Exergaming can reduce sedentary time and increase social wellbeing
Digital gaming has generally been perceived to increase individuals' sedentary time. According to Tuomas Kari's dissertation, gaming can also act as a medium to promote health. Exergaming is a form of digital gaming that combines games with physical activity. The game requires physical activity from the player in order to play, and the outcome of the game is partly determined by that physical activity. Examples of such games are console-based dance games and different mobile exergames, such as Zombies Run and Pokémon GO.
"One central advantage of exergames is their ability to combine enjoyment and utility, and for many, that is the underlying reason for playing. This way the games can offer physical activity to their players on the side of gaming without the players necessarily even realising this. Thus, these games can act as a mean to make exercise more fun, especially for those who are otherwise less interested in exercising," Kari says.
Traditional video gaming has increased the health detriments of sedentary time. Exergames, on the other hand, require physical activity and thus, reduce the detriments of sedentary activities such as sitting. Considering this, exergames can be recommended as an alternative to traditional video gaming. Exergaming can provide exertion of the recommended intensity, is generally enjoyed, and can evoke some health benefits, but on a longer-term scale, these games alone are not sufficient to increase physical activity and fitness levels sufficiently for significant physical health benefits, and other forms of physical activity should be used alongside exergames.
"For many, one central influence for playing is friends. Exergames are played more often in a group than individual setting. Through gaming, meeting new people and acquiring new friends can be easier. Therefore, exergaming can also increase social well-being," Kari says.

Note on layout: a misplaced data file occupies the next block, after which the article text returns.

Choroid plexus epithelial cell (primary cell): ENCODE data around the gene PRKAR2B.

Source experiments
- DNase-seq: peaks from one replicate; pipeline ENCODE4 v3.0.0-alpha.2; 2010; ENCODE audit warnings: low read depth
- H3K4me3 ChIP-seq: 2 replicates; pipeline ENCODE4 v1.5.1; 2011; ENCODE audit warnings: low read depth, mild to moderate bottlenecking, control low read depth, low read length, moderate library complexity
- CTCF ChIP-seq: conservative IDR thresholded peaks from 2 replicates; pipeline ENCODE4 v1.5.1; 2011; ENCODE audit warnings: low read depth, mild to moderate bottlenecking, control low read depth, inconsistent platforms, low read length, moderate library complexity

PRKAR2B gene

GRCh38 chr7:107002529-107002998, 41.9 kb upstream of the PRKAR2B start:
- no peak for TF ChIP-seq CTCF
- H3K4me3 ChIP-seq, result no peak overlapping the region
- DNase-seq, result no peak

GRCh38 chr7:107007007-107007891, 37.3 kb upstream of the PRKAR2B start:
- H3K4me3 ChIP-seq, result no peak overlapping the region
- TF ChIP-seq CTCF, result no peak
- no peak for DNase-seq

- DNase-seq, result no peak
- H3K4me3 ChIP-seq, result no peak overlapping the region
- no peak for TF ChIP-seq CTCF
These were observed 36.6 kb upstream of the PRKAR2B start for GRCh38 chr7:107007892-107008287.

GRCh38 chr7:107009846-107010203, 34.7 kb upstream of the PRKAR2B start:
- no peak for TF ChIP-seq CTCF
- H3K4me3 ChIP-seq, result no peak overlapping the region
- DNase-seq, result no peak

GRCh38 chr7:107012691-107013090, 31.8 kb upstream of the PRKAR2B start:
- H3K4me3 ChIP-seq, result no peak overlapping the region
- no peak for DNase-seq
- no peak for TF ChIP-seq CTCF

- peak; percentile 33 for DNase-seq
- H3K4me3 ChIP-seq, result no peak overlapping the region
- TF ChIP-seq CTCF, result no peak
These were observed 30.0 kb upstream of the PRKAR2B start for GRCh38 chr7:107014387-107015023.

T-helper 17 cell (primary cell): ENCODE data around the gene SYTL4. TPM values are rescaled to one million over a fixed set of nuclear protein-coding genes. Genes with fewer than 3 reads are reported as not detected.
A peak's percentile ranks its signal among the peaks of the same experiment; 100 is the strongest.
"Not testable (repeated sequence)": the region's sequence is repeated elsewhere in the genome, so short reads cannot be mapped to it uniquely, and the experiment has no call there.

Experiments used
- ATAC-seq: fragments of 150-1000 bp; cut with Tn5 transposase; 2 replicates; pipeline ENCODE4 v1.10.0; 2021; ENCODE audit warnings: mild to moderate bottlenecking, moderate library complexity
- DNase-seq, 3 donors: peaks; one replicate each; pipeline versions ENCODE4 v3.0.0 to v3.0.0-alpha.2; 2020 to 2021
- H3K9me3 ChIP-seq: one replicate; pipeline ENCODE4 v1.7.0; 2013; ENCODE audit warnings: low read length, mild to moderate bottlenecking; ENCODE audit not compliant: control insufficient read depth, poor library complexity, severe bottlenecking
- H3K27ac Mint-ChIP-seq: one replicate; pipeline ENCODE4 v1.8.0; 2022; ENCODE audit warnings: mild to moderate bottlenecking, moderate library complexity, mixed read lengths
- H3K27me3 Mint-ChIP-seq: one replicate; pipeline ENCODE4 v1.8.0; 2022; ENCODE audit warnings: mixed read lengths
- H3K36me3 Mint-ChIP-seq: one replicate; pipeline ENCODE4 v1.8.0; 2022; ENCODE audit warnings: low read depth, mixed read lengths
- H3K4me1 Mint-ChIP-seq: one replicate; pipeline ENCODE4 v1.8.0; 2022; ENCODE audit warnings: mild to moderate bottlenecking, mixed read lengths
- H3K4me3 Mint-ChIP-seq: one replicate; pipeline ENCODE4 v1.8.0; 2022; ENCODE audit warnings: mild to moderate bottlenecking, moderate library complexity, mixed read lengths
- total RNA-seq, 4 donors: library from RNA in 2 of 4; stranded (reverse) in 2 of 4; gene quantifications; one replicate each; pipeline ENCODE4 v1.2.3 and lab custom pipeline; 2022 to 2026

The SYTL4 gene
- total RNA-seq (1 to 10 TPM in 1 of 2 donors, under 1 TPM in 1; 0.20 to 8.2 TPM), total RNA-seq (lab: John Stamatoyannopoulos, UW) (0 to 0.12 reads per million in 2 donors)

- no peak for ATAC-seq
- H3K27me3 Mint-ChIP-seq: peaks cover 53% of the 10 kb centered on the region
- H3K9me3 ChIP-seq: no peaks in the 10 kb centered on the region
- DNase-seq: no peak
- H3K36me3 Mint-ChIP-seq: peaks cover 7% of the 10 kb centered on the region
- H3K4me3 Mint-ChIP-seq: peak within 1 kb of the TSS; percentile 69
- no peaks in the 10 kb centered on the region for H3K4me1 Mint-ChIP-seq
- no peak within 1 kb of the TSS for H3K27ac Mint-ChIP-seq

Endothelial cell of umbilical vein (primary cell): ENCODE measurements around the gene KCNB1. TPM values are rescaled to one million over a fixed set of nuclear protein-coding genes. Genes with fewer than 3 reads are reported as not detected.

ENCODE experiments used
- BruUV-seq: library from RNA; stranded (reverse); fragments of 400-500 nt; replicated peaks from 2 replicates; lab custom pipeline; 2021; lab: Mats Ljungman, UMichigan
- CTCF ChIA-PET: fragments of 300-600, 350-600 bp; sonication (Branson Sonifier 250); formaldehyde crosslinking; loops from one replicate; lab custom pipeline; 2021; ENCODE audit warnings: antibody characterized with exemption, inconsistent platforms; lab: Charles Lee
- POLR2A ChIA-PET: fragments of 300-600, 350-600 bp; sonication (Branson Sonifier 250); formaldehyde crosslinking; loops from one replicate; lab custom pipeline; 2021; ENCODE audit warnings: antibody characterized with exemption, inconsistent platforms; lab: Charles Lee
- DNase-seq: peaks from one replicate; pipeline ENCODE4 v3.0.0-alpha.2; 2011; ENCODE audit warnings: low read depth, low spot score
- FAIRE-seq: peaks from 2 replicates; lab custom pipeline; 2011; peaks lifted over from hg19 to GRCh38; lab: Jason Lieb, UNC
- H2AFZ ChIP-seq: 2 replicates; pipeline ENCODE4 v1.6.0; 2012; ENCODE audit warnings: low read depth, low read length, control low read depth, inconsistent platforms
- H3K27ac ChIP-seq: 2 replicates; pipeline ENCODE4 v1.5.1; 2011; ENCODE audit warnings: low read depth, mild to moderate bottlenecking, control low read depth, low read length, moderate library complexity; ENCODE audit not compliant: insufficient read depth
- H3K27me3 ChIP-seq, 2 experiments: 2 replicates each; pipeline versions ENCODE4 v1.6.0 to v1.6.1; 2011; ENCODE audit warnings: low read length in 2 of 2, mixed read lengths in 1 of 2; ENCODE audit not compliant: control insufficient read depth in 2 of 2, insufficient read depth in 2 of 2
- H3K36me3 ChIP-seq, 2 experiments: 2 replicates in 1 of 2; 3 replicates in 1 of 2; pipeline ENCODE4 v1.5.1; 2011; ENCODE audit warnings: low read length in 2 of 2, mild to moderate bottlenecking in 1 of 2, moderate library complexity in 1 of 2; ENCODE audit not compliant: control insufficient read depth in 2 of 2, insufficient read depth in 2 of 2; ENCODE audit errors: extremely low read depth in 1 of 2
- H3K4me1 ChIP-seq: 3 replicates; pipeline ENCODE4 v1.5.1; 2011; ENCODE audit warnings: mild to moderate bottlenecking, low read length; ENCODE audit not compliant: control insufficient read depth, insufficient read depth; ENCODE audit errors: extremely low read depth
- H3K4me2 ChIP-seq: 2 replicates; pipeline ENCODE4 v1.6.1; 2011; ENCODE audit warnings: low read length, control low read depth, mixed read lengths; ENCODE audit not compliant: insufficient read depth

The dissertation reveals that exergaming is equally popular among men and women, but participation is more common among the younger age groups. Physical activity background does not influence the frequency of playing exergames, but those who are more active digital gamers in general tend to be also more active exergamers.
The results highlight the importance of hedonic enjoyment perceptions behind usage intentions and the actual use of exergames; however, for the continued use of exergames, the perceptions of utilitarian benefit also have an important role.
Kari's thesis provides valuable new knowledge to the scientific community. Kari also presents several practical implications for different stakeholders. One key implication is to design the games with entertainment as a spearhead. Gaming should be fun; a mere health benefit is not sufficient to motivate playing. However, for the continued use of exergames, it would valuable if the games could present the potential health benefits of playing to the player, Kari advises.
Kari followed a user-centric approach in his dissertation and investigated relevant aspects throughout the entire use cycle of exergames: intention to use, adoption and usage habits – as well as the reasons for not using – and use continuance after exergaming experiences.